I used to devour YA Contemporary novels, but the older I become, the harder I am to impress by this once beloved genre. I’ve really struggled over the course of my five years of book blogging to read and enjoy YA Contemporary novels, and at one point, I would have been more than happy to avoid the genre entirely. But, I have to admit, this has been a redeeming year; I’ve read a handful of excellent Contemporaries, and I read another novel that just might be making it into my top ten books this year– the Art of Holding On and Letting Go by Kristin Bartley Lenz. Beautifully written and atmospheric, The Art of Holding On and Letting Go is an equally intense and introspective novel about love and loss and finding one’s home in this world. (P.S. There are some spoilers below this line, so read at your own risk).
Released: September 12, 2016
Publisher: Elephant Rock Books
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Competitive climber Cara Jenkins feels most at home high off the ground, clinging to a rock wall by her fingertips. She’s enjoyed a roaming life with her mountaineering parents, making the natural world her jungle gym, the writings of Annie Dillard and Henry David Thoreau her textbooks. But when tragedy strikes on an Ecuadoran mountaintop, Cara’s nomadic lifestyle comes to an abrupt halt.
Starting over at her grandparents’ home in suburban Detroit, Cara embarks on a year of discovery, uncovering unknown strengths, friendships, and first love. Cara’s journey illustrates the transformative power of nature, love and loss, and discovering that home can be far from where you started.
I was hooked right away
The novel opens a world away from my own– not just because main character, Cara Jenkins, is in Ecuador, where Lenz captures the sights and sounds and smells so well– but also because the story opens amid a junior rock climbing competition. I had no idea such events even existed.
The tension is palpable as Cara mentally prepares for her climb. She’s trying to block out the fact that her famous, mountaineering family is ascending one of the most treacherous peeks in South America instead of supporting her at the competition. She’s also trying not to feel overwhelmed next to friends (who are also her competitors), who are using the event as a publicity stunt to gain fame and sponsors. She just wants to escape for a moment with her thermos of hot tea to think about rock wall she is about to climb.
Then, once Cara’s world was knocked off-kilter during the competition, there was no going back for me.
This book dealt with some pretty complex ideas, which I didn’t expect. I mean, it’s been several weeks since I finished reading The Art of Holding On and Letting Go, and I still do not know how I feel about Cara’s parents shipping her to the suburbs of Detroit, while they remain abroad to grieve the loss of Uncle Max. My immediate reaction was that Cara’s parents were selfish! Selfish that they would force Cara away from home for the sake of normalcy. Selfish for making Cara deal with the grief and loss all on her own. Selfish for making her worry about their safety as they cope in the only way they know how– by climbing even more dangerous mountains. I couldn’t help but think, “How could they just abandon her like that?!”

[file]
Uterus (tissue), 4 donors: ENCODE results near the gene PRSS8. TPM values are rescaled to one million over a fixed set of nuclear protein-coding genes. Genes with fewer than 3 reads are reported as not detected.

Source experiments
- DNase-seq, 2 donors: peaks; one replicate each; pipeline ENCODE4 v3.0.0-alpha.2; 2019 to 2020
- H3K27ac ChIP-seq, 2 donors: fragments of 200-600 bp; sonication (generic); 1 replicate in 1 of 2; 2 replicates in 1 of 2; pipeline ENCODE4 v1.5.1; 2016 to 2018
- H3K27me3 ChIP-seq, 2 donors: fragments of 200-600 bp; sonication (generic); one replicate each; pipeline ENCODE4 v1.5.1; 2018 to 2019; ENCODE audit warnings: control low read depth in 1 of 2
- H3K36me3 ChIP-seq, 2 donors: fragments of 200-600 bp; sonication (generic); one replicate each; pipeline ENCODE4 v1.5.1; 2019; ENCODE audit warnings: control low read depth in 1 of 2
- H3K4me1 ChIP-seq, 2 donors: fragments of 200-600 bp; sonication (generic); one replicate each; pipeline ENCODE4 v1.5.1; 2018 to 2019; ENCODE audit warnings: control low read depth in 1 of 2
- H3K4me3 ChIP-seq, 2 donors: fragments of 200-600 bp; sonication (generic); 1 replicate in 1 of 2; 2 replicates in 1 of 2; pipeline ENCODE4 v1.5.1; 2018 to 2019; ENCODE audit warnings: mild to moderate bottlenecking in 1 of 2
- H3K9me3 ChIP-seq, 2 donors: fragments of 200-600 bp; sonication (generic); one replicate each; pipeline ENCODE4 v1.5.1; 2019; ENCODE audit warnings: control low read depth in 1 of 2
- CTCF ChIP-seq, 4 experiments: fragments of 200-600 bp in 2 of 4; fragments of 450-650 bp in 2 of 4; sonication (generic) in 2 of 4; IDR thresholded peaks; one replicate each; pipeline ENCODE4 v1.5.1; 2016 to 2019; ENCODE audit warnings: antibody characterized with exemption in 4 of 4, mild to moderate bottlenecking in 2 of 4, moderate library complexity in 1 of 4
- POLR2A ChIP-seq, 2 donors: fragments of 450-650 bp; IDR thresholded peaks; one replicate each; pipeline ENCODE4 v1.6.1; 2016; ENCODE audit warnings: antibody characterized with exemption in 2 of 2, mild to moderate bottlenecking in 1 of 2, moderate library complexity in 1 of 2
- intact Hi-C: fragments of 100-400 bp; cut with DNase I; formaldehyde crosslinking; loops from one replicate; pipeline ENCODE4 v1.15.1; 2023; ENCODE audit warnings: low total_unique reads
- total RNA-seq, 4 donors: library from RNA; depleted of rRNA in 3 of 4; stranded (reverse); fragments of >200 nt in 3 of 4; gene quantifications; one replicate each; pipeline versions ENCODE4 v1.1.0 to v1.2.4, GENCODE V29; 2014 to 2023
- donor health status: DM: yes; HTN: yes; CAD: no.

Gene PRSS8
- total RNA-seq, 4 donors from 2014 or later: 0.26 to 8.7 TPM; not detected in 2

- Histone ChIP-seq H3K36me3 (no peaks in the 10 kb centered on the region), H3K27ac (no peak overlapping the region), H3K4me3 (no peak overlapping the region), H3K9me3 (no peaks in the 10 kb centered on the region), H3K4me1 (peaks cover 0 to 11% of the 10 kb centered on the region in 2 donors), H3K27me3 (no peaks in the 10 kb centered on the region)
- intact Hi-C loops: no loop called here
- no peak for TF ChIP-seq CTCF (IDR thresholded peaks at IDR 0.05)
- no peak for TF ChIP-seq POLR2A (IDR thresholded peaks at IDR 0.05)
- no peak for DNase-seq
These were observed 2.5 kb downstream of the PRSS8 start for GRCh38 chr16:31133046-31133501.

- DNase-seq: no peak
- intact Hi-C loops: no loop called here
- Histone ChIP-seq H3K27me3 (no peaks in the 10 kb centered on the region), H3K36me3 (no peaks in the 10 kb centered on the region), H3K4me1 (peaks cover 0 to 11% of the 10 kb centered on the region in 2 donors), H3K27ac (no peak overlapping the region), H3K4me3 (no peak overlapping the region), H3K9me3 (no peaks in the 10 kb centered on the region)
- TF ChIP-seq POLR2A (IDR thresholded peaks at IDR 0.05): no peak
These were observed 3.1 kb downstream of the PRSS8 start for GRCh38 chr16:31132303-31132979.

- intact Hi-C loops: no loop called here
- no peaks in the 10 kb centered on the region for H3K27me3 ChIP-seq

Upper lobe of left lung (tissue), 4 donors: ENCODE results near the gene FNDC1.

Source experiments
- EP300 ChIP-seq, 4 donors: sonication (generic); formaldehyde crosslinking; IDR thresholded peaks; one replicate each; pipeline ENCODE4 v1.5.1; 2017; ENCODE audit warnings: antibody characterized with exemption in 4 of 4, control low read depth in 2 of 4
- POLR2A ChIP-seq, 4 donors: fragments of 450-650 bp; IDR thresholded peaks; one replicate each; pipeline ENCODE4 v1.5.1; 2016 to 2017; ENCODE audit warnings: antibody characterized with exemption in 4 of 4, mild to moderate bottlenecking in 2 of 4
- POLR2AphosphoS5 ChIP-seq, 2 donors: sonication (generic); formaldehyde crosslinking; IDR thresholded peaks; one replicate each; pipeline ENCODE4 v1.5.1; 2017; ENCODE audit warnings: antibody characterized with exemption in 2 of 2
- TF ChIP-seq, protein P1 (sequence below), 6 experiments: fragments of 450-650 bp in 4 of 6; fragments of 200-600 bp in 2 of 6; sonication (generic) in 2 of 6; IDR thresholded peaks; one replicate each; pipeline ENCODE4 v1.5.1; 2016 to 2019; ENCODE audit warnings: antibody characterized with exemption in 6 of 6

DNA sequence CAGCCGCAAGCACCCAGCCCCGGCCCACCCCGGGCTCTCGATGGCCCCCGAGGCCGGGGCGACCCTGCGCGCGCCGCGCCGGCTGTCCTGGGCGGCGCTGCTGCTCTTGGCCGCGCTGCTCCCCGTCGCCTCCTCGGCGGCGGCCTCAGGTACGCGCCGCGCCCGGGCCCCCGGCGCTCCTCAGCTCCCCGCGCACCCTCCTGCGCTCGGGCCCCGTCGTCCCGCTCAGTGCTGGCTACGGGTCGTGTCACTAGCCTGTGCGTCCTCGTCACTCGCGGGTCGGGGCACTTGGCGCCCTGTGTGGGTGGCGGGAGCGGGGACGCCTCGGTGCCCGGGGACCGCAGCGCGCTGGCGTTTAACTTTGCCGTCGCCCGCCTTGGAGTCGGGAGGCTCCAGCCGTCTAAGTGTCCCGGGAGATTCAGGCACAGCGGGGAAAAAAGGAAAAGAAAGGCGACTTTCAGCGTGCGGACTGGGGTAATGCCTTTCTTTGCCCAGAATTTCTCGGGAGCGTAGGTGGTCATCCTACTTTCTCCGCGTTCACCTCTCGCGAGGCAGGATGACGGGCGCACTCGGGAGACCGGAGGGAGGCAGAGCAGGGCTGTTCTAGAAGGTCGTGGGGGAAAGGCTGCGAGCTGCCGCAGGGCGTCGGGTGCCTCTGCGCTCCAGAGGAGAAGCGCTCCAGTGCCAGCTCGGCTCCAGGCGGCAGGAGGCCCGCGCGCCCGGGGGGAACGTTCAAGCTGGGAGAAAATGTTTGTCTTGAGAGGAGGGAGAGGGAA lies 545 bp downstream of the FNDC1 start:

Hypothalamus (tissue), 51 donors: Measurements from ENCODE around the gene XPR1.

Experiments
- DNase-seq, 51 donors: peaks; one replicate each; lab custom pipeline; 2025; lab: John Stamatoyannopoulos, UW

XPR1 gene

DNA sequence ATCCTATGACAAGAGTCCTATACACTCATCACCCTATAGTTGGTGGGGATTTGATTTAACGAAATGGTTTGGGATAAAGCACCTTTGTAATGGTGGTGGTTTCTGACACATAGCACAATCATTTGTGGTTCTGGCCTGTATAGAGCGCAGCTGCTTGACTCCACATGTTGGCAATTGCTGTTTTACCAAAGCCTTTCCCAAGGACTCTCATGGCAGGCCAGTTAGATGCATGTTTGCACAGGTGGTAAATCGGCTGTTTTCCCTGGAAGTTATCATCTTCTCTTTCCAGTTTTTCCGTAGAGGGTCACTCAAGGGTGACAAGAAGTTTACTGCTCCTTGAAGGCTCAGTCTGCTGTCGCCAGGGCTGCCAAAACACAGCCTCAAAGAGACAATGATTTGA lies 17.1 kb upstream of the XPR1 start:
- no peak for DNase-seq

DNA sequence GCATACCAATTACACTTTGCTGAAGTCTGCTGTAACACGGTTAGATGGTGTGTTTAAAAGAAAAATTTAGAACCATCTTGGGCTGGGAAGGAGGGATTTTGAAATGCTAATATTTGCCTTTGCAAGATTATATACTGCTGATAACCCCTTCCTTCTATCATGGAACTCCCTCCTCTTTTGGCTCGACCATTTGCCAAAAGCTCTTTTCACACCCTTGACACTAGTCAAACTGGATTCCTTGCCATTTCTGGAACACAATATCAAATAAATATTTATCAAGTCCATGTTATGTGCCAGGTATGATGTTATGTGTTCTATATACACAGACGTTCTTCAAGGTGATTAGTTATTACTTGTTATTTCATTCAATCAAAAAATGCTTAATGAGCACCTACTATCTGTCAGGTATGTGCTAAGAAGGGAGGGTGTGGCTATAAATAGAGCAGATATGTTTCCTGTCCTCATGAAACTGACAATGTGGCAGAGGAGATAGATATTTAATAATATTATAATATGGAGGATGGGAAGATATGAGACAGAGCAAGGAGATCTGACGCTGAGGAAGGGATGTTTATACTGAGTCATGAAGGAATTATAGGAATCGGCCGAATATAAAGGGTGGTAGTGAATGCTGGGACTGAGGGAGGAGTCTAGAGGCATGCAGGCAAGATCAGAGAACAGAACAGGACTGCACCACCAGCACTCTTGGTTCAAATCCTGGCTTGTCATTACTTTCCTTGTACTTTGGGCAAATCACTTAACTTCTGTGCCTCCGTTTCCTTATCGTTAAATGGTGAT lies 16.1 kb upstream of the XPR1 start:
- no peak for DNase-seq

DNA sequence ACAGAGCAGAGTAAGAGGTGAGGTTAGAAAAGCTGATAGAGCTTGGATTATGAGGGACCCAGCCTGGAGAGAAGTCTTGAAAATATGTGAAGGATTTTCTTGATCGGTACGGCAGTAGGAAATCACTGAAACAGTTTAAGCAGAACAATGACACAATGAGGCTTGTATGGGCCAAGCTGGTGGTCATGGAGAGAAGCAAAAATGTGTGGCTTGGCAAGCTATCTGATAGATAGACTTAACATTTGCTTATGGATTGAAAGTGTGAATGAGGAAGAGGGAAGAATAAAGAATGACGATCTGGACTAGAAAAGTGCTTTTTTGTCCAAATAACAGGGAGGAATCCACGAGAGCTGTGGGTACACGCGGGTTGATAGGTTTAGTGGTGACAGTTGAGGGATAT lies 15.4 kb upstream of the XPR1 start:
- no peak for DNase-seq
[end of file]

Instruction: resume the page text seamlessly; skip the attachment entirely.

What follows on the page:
But I know…I know it is not that simple. Everyone copes with loss in their own ways, and Lenz explores that idea throughout The Art of Holding On and Letting Go.
I found myself invested in all of the characters
Lenz writes a rich cast of characters, and I found myself rooting for all of them. Like goth girl, Kaitlyn, who was one of the first to welcome Cara to school (even though goth girls are supposed to be mean and intimidating [or at least that’s what everyone thought of me back in the day] and even though she has a deformed hand that tends to make ignorant people uncomfortable). Or, like punk kid, Nick, who is a really sensitive young man and is determined to see Cara climb again and sweep Kaitlyn off her feet. Then there is Jake, an eighth-grader from the sketchy parts of Pontiac, who found refuge in rock climbing and basketball; it’s so unsuspecting, but this youngster plays a pivotal role in challenging Cara to climb again. Even Cara’s grandmother wiggled her way into my heart once I realized her curmudgeonly and critical personality was one rooted in fear and anxiety regarding the people she loved.
Readers have the opportunity to follow the transformation of each character–primary and secondary– which I think is a rare treat. Portraying so much character growth in just a couple hundred pages could have easily become cumbersome. But, Lenz knows her characters so well that she makes writing well-rounded characters seem like a breeze.
The Art of Holding on and Letting Go is a novel you need in your life. It’s an excellent debut filled with beautiful prose and compelling characters. But what impressed me the most was Cara’s passion for rock climbing. First, I’ve never read a novel about rock climbing before, so I found it to be especially fascinating. It became this obstacle that was both literal and metaphoric, which was kind of perfect, really. Second, reading about rock climbing is invigorating! After finishing the novel, I probably spent an hour searching for hiking trails around the mid-Michigan area because I wanted to reconnect with nature like Cara did. (Mind you, I haven’t actually thrust myself back into nature yet, but it’s also been unnaturally hot this summer. My preference has been not to move very much because I can’t handle this kind of weather.)
(P.S. You can totally tell Kristin Bartley Lenz is from Michigan. She wrote that the 45 degree Springtime weather was “balmy”, which is exactly how I describe the weather when the snow starts to melt.)